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Old 08-21-2013, 09:27 PM   #1
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Inverter wiring

Just throwing this out here. It worked in an electrical class I took some 40 odd years ago, so just wondering. We were not working with RV pieces and parts back then. Let's say you ran a short, 10 ga, extension cord from the inverter with male plugs on both ends. Using the other male end, you plugged that into an outlet. Would that supply power to the other outlets on that circuit? Just curious.

On my system I have my battery bank, and inverter very close to my 30 amp trailer receptical. From batteries, through the inverter, through the fuse, to the trailer is about 4' of #2 wire total. Yes I am running stuff I don't need, but I still get 4-5 hours run time before I need to recharge. Longer if I leave the solar and/or wind generators online.

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Old 08-21-2013, 09:36 PM   #2
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It should, but you'd need to trip the breaker so it doesn't feed back thru the box to other circuits. It's just like hooking up a generator at the house

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Old 08-21-2013, 09:41 PM   #3
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If tying into the house, you might want to shut-off the MAIN coming in from the street. It could get ugly.....
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Old 08-21-2013, 11:05 PM   #4
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Male plugs on both ends are called "deadman" for a reason.

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Old 08-21-2013, 11:13 PM   #5
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Yes, it would and no, don't even think about it. Deadly.
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Old 08-22-2013, 08:24 AM   #6
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Originally Posted by rbneron View Post
Yes, it would and no, don't even think about it. Deadly.
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Old 08-22-2013, 08:51 AM   #7
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A safer way to connect the inverter is to wire it to an outlet (in an outlet box) and then plug the RV's cord into that outlet as if it were shore power.

Just make sure that you turn off the circuit breaker for the converter before turning on, and connecting to the inverter. You don't want the converter taking power from the inverter and trying to pump it back into the batteries. That loop will drain the batteries rather quickly.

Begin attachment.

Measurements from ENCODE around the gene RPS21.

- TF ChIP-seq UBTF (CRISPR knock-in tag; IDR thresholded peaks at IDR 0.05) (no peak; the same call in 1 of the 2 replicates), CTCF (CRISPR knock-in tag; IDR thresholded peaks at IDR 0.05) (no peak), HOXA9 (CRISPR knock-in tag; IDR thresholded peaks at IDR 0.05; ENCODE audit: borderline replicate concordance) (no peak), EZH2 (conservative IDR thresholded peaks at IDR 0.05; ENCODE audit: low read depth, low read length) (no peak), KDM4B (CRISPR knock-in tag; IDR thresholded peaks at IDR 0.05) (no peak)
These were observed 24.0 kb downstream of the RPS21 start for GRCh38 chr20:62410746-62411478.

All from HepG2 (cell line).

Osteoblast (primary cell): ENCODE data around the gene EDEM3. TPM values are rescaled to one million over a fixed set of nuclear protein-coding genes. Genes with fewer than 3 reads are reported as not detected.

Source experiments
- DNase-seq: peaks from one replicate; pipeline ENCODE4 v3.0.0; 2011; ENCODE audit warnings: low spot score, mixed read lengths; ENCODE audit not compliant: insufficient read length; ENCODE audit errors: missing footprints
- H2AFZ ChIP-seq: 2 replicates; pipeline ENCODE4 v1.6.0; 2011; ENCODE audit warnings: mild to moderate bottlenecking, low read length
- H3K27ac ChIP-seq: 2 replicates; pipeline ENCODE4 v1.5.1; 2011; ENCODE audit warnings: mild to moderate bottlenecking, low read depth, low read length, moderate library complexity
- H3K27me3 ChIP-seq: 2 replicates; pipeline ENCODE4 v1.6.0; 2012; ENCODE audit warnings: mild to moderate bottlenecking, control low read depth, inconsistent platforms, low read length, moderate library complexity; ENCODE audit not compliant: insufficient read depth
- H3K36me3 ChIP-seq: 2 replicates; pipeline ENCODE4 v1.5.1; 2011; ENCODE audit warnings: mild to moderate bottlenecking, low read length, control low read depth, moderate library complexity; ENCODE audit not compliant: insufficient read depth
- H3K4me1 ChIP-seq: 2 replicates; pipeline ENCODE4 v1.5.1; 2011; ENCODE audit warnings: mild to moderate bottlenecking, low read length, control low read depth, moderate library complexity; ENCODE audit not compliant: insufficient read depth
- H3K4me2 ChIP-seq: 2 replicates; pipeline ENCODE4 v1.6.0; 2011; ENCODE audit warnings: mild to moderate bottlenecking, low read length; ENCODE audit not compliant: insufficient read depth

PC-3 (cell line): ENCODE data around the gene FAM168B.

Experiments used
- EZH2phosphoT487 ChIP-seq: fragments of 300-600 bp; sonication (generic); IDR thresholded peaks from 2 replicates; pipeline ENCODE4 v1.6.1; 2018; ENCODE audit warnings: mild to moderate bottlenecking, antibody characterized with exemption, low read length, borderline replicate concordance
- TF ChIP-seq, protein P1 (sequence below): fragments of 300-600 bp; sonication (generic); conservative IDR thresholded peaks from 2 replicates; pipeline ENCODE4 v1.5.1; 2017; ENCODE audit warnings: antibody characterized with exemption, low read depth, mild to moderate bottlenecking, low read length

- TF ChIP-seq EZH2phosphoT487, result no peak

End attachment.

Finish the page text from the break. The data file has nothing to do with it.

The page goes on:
Once, I forgot to turn off the converter. To avoid having that happen again, I connected the coil of a normally closed relay to the inverter output, and ran the AC power to the converter through the relay contacts. Now, turning on the inverter automatically turns off the converter.

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Old 08-22-2013, 09:07 AM   #8
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Sure would work, but could also cause some serious issues if/when you forget a step like turning of the main breaker.

And do not ever run a generator to your house this way as someone mentioned its like doing. Very bad idea! also against code, insurance wont pay if you burn the place down, or kill yourself or kill a lineman working to restore your power.
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Old 03-29-2014, 10:34 PM   #9
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It was a lot of work but I installed DPDT (Double pole double throw) Toggle switches I picked up off ebay 20 amp rated. Installed inside of cabinet above convertor/charger and removed wire from fuse panel that ran 1. wall plugs. 2. GFC plugs. 3. Residential Fridge. Ran those wires to bottom of three switches (Shore) ran three wires from invertor to top of same switches (Inverter) ran 3 wires down from center poles on switches (Feed) back to fuse panel and through the breakers. I did this so I could run fridge while traveling mainly but decided for boondocking would be nice to have wall plugs and TV's and entertainment centers. So now even if I have them on inverter I can fire up generator for a/c or microwave and not have to worry about breakers. I just choose what configuration I want while camping. shore or inverter. I also put my inverter control switch in same cabinet. But I did have to pull 9 wires to do this (That's the job) Its pretty much fail proof. Even if you forget to switch from inverter and are on shore power your still putting in more amps from charger than your removing from battery's. Well depends on your charger. Next installing 100 watt solar. For those wondering about fridge is 18 cf with ice maker and draws 7 amps once it starts and stabilizes. I am very happy with outcome.

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